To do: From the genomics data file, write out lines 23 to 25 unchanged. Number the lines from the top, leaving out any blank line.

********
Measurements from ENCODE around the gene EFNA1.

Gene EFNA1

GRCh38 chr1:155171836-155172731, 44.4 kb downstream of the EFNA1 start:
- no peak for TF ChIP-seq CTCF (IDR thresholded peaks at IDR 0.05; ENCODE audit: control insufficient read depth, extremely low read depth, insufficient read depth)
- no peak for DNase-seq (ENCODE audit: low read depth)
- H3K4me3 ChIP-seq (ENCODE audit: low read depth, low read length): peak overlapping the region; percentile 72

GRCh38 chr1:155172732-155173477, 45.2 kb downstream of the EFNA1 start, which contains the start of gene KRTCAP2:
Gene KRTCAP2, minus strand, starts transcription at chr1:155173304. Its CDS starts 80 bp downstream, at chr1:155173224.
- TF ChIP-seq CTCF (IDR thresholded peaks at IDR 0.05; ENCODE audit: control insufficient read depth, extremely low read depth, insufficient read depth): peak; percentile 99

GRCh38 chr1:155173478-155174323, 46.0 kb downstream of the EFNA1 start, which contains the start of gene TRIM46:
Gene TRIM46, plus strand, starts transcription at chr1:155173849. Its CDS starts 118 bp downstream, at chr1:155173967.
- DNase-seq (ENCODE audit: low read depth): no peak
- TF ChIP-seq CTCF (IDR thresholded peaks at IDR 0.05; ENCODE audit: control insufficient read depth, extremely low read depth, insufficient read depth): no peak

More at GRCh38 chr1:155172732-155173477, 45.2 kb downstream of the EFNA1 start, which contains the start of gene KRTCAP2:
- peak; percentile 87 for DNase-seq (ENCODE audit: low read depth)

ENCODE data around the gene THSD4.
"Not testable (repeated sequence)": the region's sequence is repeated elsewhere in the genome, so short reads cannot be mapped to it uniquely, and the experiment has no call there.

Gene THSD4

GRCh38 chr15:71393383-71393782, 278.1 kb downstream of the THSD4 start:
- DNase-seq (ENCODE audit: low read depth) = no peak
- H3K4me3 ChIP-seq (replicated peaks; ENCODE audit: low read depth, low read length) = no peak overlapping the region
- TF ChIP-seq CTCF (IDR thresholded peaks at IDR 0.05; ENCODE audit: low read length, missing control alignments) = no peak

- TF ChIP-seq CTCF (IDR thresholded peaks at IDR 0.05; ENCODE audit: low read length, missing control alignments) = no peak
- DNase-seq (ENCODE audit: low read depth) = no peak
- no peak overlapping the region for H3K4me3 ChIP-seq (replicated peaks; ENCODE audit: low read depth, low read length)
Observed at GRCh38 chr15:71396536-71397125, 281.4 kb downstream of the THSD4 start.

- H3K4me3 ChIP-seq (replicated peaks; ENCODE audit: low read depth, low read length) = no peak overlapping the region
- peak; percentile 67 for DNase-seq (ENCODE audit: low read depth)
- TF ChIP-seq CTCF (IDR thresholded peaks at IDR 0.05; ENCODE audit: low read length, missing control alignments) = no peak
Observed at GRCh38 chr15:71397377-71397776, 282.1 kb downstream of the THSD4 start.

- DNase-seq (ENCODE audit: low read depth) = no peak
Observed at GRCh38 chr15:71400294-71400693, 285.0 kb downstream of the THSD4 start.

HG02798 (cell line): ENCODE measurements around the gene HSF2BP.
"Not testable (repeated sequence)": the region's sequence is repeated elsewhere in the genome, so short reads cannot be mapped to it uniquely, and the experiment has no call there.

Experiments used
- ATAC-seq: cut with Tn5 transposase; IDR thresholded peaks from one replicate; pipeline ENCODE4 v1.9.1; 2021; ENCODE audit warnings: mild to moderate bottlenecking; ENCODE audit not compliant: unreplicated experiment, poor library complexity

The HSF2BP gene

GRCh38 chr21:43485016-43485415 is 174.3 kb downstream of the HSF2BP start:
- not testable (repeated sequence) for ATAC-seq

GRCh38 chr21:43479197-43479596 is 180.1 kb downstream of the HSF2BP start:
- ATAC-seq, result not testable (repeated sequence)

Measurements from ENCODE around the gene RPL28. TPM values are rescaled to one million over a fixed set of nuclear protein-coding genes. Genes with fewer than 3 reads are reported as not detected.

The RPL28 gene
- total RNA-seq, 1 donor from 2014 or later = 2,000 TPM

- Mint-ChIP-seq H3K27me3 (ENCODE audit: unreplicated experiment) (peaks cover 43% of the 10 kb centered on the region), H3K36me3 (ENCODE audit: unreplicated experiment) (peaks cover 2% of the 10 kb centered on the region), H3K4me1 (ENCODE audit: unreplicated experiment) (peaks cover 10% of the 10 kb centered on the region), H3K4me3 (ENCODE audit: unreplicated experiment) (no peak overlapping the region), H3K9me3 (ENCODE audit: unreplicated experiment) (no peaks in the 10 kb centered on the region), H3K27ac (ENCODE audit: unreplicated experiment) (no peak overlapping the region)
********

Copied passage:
- TF ChIP-seq CTCF (IDR thresholded peaks at IDR 0.05; ENCODE audit: low read length, missing control alignments) = no peak
- DNase-seq (ENCODE audit: low read depth) = no peak
- no peak overlapping the region for H3K4me3 ChIP-seq (replicated peaks; ENCODE audit: low read depth, low read length)